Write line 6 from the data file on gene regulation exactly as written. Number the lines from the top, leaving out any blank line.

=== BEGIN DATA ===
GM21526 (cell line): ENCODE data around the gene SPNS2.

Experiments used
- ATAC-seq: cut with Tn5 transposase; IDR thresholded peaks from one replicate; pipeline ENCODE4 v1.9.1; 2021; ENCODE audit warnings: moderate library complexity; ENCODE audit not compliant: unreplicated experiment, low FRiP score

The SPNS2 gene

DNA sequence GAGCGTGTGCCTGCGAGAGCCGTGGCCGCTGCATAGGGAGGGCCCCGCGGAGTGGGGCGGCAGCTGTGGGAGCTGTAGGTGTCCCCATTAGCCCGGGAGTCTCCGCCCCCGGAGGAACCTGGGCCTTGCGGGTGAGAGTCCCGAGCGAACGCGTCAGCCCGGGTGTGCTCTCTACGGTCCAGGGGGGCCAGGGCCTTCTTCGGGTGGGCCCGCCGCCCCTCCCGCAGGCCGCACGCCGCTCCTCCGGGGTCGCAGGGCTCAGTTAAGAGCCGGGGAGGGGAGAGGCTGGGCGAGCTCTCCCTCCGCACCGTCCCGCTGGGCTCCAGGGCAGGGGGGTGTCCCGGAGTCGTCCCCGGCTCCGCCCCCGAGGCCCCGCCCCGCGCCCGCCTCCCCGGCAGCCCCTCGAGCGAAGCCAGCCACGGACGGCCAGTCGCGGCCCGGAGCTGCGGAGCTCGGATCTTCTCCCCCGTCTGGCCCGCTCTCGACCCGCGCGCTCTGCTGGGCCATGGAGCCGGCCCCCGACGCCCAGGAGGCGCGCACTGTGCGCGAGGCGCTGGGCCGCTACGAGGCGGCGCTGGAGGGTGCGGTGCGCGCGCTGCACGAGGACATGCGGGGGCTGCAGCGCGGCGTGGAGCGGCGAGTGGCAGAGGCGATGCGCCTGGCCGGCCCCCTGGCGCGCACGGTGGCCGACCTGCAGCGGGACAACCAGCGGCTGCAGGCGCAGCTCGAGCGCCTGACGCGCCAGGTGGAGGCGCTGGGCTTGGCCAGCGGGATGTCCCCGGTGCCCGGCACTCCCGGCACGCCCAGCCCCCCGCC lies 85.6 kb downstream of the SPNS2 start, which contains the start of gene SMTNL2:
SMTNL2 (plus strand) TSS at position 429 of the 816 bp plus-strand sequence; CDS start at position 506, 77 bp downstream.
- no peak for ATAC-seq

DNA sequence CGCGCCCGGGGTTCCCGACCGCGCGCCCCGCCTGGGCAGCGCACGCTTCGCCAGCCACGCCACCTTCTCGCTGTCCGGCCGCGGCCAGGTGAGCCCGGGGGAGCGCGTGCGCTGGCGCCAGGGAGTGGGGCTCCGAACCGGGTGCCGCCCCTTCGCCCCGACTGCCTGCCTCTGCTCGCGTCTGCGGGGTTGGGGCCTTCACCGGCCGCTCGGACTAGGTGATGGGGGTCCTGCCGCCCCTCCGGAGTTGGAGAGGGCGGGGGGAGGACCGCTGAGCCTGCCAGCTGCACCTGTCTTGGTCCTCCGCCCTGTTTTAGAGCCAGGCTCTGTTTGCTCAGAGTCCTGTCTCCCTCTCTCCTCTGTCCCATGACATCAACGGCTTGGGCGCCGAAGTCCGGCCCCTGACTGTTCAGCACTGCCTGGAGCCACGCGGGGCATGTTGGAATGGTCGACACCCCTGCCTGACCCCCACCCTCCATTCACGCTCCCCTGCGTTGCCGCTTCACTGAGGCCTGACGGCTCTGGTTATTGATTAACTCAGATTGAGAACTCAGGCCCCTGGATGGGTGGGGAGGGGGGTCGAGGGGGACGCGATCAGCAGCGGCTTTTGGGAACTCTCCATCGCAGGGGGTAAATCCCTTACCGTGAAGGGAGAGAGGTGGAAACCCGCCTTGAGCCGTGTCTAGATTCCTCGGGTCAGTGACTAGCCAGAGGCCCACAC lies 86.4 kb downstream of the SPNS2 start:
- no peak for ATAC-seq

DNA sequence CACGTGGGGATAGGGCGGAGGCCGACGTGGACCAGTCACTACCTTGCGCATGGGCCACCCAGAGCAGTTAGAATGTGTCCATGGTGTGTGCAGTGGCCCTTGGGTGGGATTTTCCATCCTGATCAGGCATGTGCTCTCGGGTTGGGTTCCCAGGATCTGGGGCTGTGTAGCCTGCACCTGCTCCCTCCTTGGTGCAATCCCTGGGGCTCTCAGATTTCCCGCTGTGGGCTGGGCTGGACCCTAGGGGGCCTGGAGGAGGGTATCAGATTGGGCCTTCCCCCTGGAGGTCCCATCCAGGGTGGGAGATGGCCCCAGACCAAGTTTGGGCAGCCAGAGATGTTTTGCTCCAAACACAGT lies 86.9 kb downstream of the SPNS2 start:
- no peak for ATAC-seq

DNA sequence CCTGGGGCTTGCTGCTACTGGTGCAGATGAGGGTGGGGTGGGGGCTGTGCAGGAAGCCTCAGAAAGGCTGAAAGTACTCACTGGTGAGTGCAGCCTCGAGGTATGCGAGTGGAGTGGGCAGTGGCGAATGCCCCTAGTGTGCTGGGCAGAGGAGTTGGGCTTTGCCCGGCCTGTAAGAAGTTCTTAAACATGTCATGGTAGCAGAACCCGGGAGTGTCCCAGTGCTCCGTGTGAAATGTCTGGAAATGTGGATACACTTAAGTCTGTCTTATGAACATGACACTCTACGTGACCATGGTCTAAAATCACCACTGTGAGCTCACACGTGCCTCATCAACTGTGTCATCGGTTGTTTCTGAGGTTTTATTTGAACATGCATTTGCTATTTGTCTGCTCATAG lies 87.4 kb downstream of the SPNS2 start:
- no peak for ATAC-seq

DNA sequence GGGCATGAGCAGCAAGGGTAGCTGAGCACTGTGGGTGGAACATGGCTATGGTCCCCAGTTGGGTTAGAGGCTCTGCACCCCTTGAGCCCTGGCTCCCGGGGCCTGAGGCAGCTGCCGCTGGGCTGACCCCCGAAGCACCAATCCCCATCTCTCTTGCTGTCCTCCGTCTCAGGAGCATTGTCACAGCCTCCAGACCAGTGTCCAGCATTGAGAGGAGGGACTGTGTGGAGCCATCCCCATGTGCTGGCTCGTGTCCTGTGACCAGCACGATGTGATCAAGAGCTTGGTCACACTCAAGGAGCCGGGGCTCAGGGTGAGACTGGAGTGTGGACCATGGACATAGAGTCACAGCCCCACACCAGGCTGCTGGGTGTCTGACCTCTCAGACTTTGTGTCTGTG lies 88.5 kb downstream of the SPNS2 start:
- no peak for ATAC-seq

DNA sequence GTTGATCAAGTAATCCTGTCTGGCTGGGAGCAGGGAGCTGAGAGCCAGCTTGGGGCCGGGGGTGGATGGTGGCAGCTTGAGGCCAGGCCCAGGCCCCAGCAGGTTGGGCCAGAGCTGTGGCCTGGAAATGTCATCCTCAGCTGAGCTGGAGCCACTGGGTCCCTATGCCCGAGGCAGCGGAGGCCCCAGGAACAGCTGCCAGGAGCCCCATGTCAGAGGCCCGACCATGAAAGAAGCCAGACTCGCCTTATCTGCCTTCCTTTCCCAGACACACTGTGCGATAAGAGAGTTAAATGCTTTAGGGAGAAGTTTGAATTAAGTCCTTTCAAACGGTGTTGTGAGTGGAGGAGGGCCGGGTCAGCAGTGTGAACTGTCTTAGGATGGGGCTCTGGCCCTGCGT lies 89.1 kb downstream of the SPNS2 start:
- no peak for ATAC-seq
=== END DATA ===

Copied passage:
SMTNL2 (plus strand) TSS at position 429 of the 816 bp plus-strand sequence; CDS start at position 506, 77 bp downstream.